My experience helping funds had also proved to be my strength. Based on investment returns at UTIMCO alone, my net fund investment multiple was greater than 3x in technology venture funds and well north of that multiple when you looked at funds out of their investment period. I also had developed a number of meaningful relationships with top venture firms and my network proved to be incredibly strong. Focusing on venture alone made perfect sense across both criteria.  I loved it – and I thrived within it.

I knew my next step had to be technology venture with a focus on creating real partnership,  leveraging my relationships at UTIMCO and investing in new, exciting  firms.

 

What structure makes sense?

Combining a love for technology and creating partnerships made sense for me but the answer begged more questions.  Did the world really need another fund of funds? Was this really optimizing venture exposure?  

The short response was No. Yet another stand-alone fund of funds didn’t make sense. To be sure, there are a number of groups (many of whom are my friends) that do it right, but I had seen too many peers get sucked into the “assets under management game” while competing on lower fees. This strategy led to constant fundraising and poor investment decisions. Too often the portfolios became over-diversified, protecting the downside but giving away the opportunity for outperformance.

One friend in the business was Michael Kim at Cendana Capital, where he solved many of the challenges by focusing on a specialty market of micro-VCs who retained high return potential. Michael has a great business that provides interesting and complementary exposure to his clients. In working with Michael, I confirmed that there was an opportunity  to go “Next Level”.  

What is Next Level?

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I’ve always pictured LPs as sitting one level above GPs, who sit one level above portfolio companies.  As an LP, we mimicked the best themes, investment processes, and organizational structures of our GPs. In turn, our GPs were learning from, adopting, and sharing the best ideas, management techniques, and sector knowledge of their portfolio companies.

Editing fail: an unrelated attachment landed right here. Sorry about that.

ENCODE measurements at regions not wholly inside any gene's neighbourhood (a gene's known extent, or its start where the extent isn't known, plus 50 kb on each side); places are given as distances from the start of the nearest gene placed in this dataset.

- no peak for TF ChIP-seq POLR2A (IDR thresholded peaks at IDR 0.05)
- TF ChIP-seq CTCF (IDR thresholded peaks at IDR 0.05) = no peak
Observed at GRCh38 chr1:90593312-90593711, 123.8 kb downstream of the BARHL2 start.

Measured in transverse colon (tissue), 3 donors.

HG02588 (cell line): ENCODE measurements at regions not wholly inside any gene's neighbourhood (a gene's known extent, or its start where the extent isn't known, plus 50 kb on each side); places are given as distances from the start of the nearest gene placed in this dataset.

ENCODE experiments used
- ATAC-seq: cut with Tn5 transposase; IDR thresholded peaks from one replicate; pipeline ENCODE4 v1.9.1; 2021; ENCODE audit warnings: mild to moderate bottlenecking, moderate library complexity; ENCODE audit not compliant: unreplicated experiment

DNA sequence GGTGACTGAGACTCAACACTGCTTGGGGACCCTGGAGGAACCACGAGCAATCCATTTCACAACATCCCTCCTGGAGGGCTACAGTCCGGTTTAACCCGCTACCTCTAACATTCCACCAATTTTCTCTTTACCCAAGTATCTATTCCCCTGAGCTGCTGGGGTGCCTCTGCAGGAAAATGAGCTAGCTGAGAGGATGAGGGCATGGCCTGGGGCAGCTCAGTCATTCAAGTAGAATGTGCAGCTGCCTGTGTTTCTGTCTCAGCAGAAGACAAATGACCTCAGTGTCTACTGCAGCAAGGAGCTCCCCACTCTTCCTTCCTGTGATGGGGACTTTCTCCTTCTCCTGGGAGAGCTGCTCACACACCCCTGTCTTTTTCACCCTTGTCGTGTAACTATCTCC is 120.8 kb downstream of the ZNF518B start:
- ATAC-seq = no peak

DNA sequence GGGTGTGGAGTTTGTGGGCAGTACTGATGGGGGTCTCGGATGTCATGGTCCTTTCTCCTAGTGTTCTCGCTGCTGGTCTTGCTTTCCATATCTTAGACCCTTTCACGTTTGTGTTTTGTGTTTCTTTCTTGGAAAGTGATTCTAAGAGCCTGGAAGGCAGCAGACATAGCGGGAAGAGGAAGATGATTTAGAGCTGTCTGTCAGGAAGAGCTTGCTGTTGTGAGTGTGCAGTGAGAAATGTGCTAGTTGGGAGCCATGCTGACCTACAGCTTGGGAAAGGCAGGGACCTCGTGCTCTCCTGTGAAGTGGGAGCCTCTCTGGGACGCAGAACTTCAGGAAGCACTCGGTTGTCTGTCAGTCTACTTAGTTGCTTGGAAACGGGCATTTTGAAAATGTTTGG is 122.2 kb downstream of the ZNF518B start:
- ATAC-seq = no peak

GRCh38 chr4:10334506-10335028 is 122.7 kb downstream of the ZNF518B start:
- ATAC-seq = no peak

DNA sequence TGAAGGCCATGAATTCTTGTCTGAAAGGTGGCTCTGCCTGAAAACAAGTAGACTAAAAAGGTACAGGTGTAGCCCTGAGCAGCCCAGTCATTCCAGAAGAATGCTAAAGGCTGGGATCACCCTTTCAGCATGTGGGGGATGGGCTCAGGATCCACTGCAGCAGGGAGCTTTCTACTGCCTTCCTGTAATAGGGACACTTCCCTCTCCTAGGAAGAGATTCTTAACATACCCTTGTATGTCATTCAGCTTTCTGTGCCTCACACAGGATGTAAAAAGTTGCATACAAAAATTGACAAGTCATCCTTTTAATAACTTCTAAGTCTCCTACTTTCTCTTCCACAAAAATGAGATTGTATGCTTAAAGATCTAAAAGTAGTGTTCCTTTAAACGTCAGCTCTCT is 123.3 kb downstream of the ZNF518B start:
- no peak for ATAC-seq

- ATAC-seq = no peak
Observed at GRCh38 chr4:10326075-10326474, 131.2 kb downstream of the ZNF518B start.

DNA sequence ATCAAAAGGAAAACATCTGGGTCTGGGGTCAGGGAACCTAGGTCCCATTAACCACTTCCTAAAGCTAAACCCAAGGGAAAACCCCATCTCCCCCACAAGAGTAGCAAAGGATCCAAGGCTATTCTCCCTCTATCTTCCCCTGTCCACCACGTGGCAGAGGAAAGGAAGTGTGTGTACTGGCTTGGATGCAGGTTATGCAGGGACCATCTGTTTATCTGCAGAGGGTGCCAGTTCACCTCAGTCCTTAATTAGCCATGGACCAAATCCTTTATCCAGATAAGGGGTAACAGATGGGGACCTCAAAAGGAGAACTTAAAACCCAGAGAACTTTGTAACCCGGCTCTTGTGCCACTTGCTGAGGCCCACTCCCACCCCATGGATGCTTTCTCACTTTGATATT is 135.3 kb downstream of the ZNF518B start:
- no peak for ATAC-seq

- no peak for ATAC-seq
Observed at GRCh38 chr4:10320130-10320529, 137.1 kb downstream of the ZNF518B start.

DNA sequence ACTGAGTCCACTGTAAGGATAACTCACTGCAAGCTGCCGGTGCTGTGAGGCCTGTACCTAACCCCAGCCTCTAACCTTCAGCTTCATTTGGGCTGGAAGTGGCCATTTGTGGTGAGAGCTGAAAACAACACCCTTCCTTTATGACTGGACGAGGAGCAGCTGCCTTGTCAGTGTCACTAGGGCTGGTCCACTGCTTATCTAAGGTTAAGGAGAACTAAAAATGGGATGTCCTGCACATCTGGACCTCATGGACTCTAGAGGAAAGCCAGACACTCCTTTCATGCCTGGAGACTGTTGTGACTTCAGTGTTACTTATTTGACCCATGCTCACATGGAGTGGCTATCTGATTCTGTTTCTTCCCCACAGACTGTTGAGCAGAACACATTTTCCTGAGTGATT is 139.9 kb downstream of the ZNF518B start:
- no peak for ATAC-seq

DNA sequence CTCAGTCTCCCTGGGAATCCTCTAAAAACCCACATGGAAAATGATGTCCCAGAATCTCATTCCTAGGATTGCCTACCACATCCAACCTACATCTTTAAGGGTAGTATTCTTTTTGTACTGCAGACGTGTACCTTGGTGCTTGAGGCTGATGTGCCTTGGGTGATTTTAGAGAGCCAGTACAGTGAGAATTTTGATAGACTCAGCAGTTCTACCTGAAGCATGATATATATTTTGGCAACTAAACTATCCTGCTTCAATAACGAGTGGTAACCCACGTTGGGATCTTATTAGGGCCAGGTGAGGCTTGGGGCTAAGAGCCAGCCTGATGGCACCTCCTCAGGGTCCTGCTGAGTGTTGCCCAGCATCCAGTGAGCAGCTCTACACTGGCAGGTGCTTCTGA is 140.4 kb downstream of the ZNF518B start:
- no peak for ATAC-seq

As an LP, you benefit from some of the best knowledge and thinking available. You are provided a singular view but also limited by internal or market constraints in your ability to invest behind that perspective. I was seeing changes in company formation and financing markets that presented an opportunity to cut across the traditional roles. The opportunity is a reflection of the boom in company formation and the explosion of micro-VCs.  A recognition that successful investments may come from any market or any fund but they still require capital to scale as market leaders. The changing nature of capital efficient start-ups has affected the company and VC layer but the traditional LPs have not yet, and may not be able to adapt.  I felt that we needed to go next level – to the portfolio companies – in a capacity well beyond traditional co-investment. To combine the benefits of a diversified GP portfolio with a direct investment ability anchored in the DNA of a GP.  We needed an exceptional direct investment capability within the strategy as well.

 

What is the portfolio construction?

This is perhaps my favorite question for GPs and one that I spend a lot of time considering. What combination of GP portfolio and direct exposure adequately diversifies the portfolio while retaining upside through individual deal performance?  Simply put, what is the mix?

Based on my experience with the strong performance at UTIMCO, I knew a portfolio of funds performing at 3x or better should provide a diversified base return that returns a majority of the capital, protecting downside and setting up the possibility of an asymmetric return profile. This portfolio would also create a sustainable sourcing advantage for direct investments.

A portfolio of individual direct investments should provide upside with the potential for any single deal to return a meaningful portion of the entire capital base. The individual investments ideally of a size to meaningfully scale the underlying company while ensuring enough ownership to generate a large absolute dollar gain on the capital base.  

Access and opportunity set would define the capital base, but the GP portfolio should certainly represent a minority of the capital to allow for greatest upside from the direct portfolio, reflecting the asymmetric return goal and preserving the long upside tail of outcomes.

 

The right partners and platform

I had answered “the what” question?  Now I needed to address “the how” which quickly brought me to “the who.”  With whom could I partner to  bring an exceptional direct investment capability to bear? I needed talent that stood apart from others and brought value to the portfolio company? And then…

The Perfect Fit.